PBS was just hacked by a group of Internet vigilantes who put up a bogus story of Tupac Shakur and Biggie Smalls being alive and well in New Zealand.  The hackers claimed it was revenge for what they thought was an unfair portrayal of Wikileaks in a PBS documentary.

If you think Anonymous did it, you’d be wrong.  Instead, a new group called LulzSec (Lulz Security) did it. 

LulzSec isn’t really new – it was just thrust into the spotlight for the first time while Anonymous previously perpetrated all the high-profile stunts.

An earlier attack by LulzSec targeted Fox.com.   They hacked the website, posted the passwords of Fox employees, altered several LinkedIn accounts of these employees, and hijacked the Fox15 twitter account. It also previously targeted Sony's music website in Japan.

LulzSec claims to be a separate entity from Anonymous.   In an interview with Forbes, LulzSec member Whirlpool said the group hacks for “lulz and justice.”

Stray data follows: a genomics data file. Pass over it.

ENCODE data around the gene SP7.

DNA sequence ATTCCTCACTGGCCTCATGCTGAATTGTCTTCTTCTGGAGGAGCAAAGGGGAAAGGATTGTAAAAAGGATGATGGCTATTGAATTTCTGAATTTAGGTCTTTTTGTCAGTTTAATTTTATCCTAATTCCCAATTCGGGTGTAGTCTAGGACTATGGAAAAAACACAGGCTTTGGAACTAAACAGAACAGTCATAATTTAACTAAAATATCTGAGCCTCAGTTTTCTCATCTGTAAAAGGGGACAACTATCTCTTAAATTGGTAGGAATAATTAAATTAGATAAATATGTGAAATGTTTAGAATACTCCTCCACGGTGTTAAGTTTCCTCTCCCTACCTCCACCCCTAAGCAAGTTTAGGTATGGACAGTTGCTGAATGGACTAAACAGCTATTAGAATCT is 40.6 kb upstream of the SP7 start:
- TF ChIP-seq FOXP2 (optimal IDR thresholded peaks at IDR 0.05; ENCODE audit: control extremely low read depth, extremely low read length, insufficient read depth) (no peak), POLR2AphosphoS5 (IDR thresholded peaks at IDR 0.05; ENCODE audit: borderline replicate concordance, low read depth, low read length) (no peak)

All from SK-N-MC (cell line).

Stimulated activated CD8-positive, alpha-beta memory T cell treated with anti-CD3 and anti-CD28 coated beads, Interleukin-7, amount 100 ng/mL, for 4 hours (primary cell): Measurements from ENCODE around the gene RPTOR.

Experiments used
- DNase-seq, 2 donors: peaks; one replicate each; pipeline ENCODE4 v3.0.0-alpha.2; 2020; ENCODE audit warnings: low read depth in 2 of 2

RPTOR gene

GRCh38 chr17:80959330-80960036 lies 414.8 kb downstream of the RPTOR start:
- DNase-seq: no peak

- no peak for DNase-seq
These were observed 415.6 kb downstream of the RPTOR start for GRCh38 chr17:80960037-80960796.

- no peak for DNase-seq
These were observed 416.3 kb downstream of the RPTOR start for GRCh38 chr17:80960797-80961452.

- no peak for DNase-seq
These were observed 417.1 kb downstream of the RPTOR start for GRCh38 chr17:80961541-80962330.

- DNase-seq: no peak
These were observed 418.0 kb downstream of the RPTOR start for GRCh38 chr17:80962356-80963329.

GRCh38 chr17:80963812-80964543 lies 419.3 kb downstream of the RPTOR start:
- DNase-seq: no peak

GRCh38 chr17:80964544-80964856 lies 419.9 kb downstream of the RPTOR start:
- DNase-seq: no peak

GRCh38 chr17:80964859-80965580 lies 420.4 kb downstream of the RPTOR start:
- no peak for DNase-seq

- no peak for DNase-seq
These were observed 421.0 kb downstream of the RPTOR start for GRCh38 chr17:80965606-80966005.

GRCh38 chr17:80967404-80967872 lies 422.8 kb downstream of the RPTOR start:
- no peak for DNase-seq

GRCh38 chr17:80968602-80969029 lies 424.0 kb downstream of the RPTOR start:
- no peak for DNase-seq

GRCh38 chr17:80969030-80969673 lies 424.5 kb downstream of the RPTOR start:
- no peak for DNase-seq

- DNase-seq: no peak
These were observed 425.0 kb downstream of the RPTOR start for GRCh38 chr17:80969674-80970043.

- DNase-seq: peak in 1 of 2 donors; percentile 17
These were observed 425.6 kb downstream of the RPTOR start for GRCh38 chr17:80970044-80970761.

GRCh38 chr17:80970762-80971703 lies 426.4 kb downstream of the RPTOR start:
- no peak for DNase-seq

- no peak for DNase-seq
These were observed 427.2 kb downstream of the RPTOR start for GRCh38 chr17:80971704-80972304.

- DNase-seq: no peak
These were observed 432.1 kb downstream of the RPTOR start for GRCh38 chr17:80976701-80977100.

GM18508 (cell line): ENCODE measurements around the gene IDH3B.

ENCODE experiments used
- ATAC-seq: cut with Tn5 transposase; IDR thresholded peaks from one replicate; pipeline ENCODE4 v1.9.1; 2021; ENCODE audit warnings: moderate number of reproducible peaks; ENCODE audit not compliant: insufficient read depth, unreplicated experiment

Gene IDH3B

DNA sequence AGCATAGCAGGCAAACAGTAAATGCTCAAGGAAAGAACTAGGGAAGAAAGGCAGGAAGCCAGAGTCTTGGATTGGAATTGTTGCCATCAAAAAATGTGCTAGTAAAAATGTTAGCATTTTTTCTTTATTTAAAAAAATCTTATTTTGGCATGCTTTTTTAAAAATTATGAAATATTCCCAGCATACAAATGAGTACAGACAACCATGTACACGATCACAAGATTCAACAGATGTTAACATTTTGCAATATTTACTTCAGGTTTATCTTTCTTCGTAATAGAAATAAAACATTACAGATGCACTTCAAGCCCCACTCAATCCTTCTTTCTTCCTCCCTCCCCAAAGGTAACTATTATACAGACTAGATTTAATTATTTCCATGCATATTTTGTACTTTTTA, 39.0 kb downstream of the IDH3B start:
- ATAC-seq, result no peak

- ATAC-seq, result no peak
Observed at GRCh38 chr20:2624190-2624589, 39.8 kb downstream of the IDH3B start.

After its PBS exploit, LulzSec claims to be planning bigger things.  On its Twitter account, it stated it was hacking Sony right now.

“Hey @Sony, you know we're making off with a bunch of your internal stuff right now and you haven't even noticed? Slow and steady, guys,” boasted one Tweet early in the morning on Tuesday.

“#Sownage (Sony + Ownage) Phase 1 will begin within the next day. We may have a pre-game show for you folks though. Stay tuned,” warned a Tweet from May 29.

“We're working on another Sony operation. We've condensed all our excited tweets into this one: this is the beginning of the end for Sony,” stated another Tweet from May 27.

A Sony spokesperson did not immediately respond to IBTimes' request for comments.

AT&T may be another target of LulzSec.

One Tweet from May 17 read “AT&T aren't going to enjoy what The Lulz Boat is cooking.” Another read “We've got some curious items from the AT&T ship, and our FBI-related plunder is still on course. Smooth sailing! “